So what will Americans think themselves? There was some great racing but maybe not the crashes that are more common in many American motor sports series; the first corner seemed to be made for a pileup and despite the space cars inevitably went for the racing line as they turned in and many had to dive off the track, it looked like a matter of moments before someone spun and a pileup occurred. Surely next year the start can’t go off without any incident?
Then again maybe the fans who come to motor racing events see crashes and smashes will never be converted to F1 where retaining walls are a couple of hundred metres back from the track and have a ultra modern tec-pro barrier or thick row of tyres, rather than a solid wall and catch fencing. Maybe it is motorsport fans in America who love close racing and super human ability to overtake around a tricky track without crashing who will be converted to F1, and these do exist in the US as well, in which case the Circuit of the Americas is an ideal circuit.
Even after qualifying the two McLarens were still the favourites to win the race, despite their relatively lowly grid positions of 5th and 7th, Jenson Button and Lewis Hamilton were expected to use their better race pace to come through the field while the Mercedes were meant to sink without a trace.
In the end the McLarens did manage to make their way through the field, Jenson getting most of the job done by the first corner. The Mercedes though surprised everyone by not destroying their tyres and having a race pace that seems to come from nowhere based on where they had been in Australia and Malaysia: it seems the pace was always there and it was purely a setup issue with Ross Brawn admitting after the Chinese Grand Prix that they had been greedy going for maximum top speed in the first two races and getting the balance wrong.
What the Chinese Grand Prix means for the rest of the season is unclear but with China having been a dry race on a proper race track you can expect Mercedes to now be fast all year: though maybe not quite so strong as the long back straight probably gave them an advantage, even though Rosberg rarely needed to use his DRS.
Rosberg’s win and its margin are a credit to him though at the same time the margin could have been a lot less so McLaren shouldn’t lose faith just yet and it could be that it will be McLaren and Mercedes who will fight tooth and nail for the rest of the season now: with hints having been that McLaren might have dominated in 2012 neutral fans can only hope.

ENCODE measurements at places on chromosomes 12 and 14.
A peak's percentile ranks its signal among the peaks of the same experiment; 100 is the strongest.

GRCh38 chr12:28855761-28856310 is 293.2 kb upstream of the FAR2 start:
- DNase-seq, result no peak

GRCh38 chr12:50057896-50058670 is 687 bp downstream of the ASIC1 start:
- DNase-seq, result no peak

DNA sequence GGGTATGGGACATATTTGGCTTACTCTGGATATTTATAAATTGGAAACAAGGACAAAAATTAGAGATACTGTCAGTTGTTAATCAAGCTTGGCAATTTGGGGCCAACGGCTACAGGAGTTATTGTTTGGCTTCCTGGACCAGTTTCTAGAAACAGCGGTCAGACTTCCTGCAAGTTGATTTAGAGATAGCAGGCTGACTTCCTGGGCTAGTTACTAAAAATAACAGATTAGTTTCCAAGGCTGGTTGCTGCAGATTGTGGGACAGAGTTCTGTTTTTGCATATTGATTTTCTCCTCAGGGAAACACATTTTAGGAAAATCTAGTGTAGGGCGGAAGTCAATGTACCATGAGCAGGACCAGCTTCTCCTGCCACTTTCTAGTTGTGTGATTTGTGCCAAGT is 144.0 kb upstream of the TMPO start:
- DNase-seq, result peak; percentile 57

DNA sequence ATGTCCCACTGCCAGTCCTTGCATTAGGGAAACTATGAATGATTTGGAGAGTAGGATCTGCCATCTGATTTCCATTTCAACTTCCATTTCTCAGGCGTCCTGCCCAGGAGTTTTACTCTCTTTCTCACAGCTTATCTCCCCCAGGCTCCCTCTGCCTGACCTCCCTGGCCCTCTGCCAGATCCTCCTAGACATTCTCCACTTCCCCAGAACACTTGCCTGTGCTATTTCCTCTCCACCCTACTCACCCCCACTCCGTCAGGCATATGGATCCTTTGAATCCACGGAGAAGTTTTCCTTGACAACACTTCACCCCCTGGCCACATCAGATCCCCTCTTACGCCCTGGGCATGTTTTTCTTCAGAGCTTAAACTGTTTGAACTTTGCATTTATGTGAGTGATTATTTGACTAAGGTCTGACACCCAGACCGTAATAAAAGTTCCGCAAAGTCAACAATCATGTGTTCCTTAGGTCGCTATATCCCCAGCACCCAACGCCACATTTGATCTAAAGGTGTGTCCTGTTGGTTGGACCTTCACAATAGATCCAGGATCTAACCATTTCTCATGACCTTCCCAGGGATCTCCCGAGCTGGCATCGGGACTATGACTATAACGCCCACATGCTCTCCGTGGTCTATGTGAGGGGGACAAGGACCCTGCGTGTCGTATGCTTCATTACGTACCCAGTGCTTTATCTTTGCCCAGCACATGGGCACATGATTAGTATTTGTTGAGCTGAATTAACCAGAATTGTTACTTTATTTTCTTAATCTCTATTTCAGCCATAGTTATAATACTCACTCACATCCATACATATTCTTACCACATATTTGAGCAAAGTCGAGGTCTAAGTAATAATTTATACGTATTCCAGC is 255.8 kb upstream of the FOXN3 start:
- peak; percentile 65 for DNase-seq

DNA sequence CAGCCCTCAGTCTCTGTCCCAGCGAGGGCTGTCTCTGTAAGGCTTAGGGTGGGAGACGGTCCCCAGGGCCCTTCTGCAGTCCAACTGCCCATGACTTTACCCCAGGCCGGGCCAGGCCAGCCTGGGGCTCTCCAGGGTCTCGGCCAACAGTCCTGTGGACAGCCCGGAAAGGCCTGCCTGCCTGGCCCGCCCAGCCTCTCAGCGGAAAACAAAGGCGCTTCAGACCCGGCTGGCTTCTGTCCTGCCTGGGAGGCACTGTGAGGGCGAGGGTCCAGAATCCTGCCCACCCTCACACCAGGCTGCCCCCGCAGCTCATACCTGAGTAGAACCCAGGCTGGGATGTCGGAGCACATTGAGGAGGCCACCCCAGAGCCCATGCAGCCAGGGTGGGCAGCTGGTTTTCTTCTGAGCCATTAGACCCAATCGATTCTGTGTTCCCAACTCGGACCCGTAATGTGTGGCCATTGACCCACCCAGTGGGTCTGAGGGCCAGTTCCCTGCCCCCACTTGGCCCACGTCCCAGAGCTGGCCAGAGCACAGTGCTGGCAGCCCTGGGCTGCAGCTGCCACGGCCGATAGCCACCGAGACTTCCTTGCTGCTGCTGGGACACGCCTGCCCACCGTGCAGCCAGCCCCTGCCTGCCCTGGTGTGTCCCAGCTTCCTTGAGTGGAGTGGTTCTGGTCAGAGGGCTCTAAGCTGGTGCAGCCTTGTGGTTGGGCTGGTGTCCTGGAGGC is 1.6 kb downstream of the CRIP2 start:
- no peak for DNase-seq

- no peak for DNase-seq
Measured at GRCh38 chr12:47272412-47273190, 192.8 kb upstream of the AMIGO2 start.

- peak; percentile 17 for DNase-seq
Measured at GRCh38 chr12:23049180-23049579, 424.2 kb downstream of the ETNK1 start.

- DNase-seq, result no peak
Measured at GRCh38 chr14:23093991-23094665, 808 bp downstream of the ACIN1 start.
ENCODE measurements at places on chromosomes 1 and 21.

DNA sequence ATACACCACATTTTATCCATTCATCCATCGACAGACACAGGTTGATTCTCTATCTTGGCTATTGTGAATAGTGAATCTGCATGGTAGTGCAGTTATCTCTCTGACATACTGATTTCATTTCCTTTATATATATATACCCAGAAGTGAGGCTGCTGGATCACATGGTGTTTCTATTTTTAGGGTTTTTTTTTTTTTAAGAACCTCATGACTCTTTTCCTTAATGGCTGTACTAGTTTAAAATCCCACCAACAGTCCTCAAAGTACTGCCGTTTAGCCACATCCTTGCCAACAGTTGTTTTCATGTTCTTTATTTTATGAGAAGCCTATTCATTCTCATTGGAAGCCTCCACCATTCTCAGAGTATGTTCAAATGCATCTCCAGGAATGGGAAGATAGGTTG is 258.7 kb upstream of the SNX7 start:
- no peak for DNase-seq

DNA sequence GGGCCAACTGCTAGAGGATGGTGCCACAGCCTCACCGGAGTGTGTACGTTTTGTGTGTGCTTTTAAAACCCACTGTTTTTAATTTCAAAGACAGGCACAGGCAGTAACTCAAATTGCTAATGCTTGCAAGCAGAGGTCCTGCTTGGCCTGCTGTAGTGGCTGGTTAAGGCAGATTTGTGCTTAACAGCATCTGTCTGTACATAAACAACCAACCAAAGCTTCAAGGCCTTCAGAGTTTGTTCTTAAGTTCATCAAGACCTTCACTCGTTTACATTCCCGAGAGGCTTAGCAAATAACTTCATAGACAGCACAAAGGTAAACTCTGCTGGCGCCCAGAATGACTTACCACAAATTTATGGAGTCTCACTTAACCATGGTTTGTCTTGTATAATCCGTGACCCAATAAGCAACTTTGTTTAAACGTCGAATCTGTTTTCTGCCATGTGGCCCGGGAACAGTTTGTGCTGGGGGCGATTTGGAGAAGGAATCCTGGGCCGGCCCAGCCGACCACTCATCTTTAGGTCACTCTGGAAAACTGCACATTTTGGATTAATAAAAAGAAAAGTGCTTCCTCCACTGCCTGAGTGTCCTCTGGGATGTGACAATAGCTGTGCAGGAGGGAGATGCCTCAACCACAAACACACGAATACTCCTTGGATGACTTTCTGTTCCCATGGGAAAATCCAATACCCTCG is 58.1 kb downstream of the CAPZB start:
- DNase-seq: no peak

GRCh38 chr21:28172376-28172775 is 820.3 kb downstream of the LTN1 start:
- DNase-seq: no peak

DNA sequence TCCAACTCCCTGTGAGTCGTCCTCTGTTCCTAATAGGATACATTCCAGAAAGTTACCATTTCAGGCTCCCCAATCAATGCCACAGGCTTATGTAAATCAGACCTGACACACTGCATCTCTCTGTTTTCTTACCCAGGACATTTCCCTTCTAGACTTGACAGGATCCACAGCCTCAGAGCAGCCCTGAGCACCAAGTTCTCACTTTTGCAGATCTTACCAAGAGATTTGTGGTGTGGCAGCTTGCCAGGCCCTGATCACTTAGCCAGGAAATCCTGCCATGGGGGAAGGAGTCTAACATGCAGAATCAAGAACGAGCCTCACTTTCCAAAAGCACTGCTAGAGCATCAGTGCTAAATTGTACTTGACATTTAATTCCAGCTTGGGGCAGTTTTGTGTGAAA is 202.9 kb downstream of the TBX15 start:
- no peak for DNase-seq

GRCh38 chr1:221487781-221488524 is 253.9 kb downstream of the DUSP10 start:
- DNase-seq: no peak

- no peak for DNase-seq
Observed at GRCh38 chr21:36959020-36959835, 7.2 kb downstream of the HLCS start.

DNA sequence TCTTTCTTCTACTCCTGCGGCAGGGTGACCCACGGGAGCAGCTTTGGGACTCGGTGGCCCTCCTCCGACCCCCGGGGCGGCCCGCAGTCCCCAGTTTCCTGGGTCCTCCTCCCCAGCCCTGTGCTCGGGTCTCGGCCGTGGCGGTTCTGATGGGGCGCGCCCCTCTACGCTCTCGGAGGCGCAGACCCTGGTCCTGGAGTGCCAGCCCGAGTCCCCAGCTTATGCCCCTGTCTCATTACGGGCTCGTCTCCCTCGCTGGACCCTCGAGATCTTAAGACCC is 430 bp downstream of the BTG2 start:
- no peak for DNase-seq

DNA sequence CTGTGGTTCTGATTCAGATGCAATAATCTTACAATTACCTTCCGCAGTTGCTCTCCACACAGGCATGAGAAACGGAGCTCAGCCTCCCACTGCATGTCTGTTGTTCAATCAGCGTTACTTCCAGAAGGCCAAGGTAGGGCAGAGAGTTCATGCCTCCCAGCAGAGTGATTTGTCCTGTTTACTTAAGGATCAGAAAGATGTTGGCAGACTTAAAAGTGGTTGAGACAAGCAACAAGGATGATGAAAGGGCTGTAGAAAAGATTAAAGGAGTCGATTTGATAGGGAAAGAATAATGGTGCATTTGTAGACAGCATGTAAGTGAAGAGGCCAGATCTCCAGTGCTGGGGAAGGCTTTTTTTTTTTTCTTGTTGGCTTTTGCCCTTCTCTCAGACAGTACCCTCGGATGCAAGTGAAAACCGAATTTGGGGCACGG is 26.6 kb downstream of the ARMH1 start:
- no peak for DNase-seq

Schumacher dropped out of the race on only lap 12 and not due to any fault of his, his front right being left without a nut at his first pitstop. Perhaps this was just as well for Schumacher in some ways as Rosberg was already dominating him and getting more out of the tyres, if Schumacher had continued and not found some pace he could have been a long way behind Rosberg, instead people are speculating over whether Mercedes next win will be his.
Rosberg led away from the front and pulled out a few seconds quickly on Schumacher who did the same to Button who had gained two vital places at the start. As for Lewis Hamilton he gained places as well and found himself in 5th behind Raikkonen almost straight away. Kobayashi who had started third dropped to sixth.
The Red Bulls didn’t seem to have great pace early on in the race and Vettel dropped right back to the lower mid field where he had to defend against a Caterham. Vettel’s battle back through though to take fifth showed determination and good overtaking skills that some people doubted he had.
The race got really interesting as the second stops happened, Button had got the jump on Schumacher but Michael soon pulled off the circuit into retirement. Webber had been one of the first to pit pushing him onto a definite 3 stop strategy. The top ten had kept close together with Rosberg still only a few seconds ahead of Button who was keeping pace with him and catching at times.
Button was then put on to a three stop strategy though and ended up on new tyres chasing Rosberg on older tyres who had stopped once less. When Rosberg did take his second stop it looked like he may have been forced to go on to a three stop strategy but as it became clear that Mercedes intended for him to go to the end; as Button was due to pit a third time the question was over whether Button would be able to catch Rosberg on his fresher tyres and whether he would then be able to pass Rosberg, whose Tyres could become quite bare by the last few laps.
It looked like being a thrilling climax and predictions of Button reaching Rosberg with two or three laps to spare were being bandied around by teams and commentators but then we were deprived of that action when Button’s final pitstop was delayed as the left rear wouldn’t go on.
McLaren had called it perfectly to get Button out in fresh air in front of a train of Massa, Raikonnen, Veteel, Grosjean, Webber, Senna , Maldonado, Hamilton, Alonso and Kobayashi and Perez a little further behind. Instead though Button lost time and filtered out into this train behind Grosjean, Vettel and the slower Massa(slow but soon to pit) and Raikkonen: himself on a 2 stop strategy and trying to nurse his tyres, yet doing some fantastic defending too.